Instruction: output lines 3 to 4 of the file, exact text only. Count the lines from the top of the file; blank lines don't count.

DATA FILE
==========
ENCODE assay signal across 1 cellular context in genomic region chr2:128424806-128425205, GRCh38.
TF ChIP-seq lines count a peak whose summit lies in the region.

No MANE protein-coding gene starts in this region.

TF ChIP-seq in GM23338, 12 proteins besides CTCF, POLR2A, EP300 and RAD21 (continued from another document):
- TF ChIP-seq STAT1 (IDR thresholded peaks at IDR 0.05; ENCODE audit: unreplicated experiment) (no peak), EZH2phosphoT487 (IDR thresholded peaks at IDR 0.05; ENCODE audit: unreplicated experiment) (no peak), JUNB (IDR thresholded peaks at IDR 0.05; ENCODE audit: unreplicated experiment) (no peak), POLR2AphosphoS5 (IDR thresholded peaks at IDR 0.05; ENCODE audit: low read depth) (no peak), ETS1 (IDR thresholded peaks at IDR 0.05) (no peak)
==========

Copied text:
No MANE protein-coding gene starts in this region.

TF ChIP-seq in GM23338, 12 proteins besides CTCF, POLR2A, EP300 and RAD21 (continued from another document):